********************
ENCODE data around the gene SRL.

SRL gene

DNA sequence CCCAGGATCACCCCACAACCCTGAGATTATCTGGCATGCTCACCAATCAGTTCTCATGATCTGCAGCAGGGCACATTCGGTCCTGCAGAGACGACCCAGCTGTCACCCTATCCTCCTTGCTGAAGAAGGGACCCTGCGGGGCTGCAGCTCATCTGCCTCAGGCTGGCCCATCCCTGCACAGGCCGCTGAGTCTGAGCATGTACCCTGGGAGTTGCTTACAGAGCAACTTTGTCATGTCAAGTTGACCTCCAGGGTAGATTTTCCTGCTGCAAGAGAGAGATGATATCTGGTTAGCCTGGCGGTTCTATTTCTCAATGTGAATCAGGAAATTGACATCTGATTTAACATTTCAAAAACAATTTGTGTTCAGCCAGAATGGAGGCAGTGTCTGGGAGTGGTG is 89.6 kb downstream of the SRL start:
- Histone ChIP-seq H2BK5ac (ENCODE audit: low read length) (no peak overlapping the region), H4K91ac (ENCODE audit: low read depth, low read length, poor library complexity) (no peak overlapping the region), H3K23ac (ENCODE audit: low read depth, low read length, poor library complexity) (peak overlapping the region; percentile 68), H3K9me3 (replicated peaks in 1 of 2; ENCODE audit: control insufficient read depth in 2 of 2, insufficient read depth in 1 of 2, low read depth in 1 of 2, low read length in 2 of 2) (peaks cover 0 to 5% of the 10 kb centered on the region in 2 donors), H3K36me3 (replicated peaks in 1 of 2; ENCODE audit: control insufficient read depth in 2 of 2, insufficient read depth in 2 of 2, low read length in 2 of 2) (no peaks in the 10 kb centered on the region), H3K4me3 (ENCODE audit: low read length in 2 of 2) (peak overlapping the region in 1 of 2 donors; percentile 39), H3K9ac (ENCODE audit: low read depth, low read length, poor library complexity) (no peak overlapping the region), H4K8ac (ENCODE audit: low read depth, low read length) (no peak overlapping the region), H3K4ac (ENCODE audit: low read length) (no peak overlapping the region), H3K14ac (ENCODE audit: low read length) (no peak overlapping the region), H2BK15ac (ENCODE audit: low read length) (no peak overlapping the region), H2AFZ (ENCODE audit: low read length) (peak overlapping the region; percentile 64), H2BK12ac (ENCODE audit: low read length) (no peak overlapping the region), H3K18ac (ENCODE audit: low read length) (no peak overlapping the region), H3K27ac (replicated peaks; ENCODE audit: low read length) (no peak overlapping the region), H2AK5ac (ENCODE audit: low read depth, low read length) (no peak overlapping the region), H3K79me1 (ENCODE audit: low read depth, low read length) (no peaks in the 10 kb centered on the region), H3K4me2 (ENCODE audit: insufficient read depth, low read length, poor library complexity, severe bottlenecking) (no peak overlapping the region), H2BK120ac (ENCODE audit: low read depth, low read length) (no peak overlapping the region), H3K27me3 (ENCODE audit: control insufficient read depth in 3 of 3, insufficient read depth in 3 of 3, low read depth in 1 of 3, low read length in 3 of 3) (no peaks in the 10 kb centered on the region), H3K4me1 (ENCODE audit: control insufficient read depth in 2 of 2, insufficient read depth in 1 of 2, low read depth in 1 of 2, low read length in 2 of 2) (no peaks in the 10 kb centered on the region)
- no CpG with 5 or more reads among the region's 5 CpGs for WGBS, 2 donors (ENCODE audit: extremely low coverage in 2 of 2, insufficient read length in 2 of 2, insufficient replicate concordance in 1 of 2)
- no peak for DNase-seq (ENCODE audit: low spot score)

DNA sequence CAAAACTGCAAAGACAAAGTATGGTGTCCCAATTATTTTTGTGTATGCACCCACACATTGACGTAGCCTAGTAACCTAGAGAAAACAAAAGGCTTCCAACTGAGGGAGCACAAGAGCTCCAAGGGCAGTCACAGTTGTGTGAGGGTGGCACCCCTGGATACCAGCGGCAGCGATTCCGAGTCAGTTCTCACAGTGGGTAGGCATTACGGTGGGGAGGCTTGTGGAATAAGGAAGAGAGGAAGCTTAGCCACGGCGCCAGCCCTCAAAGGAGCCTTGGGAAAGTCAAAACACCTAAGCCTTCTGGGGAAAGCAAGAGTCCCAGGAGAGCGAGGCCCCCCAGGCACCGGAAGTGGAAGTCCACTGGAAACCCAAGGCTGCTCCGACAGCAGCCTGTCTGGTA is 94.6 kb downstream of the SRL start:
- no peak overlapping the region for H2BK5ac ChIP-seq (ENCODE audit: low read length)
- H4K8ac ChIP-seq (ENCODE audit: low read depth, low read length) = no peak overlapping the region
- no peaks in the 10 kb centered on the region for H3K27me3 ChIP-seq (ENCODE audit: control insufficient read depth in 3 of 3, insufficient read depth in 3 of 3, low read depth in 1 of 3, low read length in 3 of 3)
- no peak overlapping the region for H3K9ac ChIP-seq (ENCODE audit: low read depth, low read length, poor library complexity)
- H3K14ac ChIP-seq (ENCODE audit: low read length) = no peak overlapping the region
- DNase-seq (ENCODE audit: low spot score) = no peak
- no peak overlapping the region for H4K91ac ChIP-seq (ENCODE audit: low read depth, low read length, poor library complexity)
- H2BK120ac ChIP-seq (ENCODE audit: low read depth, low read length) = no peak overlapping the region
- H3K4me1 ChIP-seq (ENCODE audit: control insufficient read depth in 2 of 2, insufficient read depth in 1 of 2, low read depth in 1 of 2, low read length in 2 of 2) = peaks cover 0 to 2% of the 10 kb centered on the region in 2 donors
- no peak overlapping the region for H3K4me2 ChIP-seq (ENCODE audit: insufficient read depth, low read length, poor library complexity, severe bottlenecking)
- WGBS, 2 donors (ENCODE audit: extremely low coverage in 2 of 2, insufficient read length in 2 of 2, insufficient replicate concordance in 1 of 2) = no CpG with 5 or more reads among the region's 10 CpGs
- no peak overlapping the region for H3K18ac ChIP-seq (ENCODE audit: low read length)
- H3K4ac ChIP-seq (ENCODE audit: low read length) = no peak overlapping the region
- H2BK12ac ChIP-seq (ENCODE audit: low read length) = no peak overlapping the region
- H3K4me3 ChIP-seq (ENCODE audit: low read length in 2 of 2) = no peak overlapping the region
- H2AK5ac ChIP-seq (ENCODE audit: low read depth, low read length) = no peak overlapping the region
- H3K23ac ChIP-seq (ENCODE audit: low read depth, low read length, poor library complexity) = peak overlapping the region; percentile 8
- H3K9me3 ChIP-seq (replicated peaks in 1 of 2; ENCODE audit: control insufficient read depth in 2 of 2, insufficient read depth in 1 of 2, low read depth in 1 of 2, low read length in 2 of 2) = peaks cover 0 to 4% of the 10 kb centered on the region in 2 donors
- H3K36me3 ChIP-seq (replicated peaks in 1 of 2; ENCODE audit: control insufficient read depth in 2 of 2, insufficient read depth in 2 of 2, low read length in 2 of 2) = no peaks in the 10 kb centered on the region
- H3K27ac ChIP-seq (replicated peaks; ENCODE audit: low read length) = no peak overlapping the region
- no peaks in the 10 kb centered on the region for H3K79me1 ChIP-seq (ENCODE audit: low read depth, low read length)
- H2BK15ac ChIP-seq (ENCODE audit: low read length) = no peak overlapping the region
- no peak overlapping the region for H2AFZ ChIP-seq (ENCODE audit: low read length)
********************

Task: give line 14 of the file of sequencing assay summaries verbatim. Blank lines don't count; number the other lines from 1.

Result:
- no peak overlapping the region for H4K91ac ChIP-seq (ENCODE audit: low read depth, low read length, poor library complexity)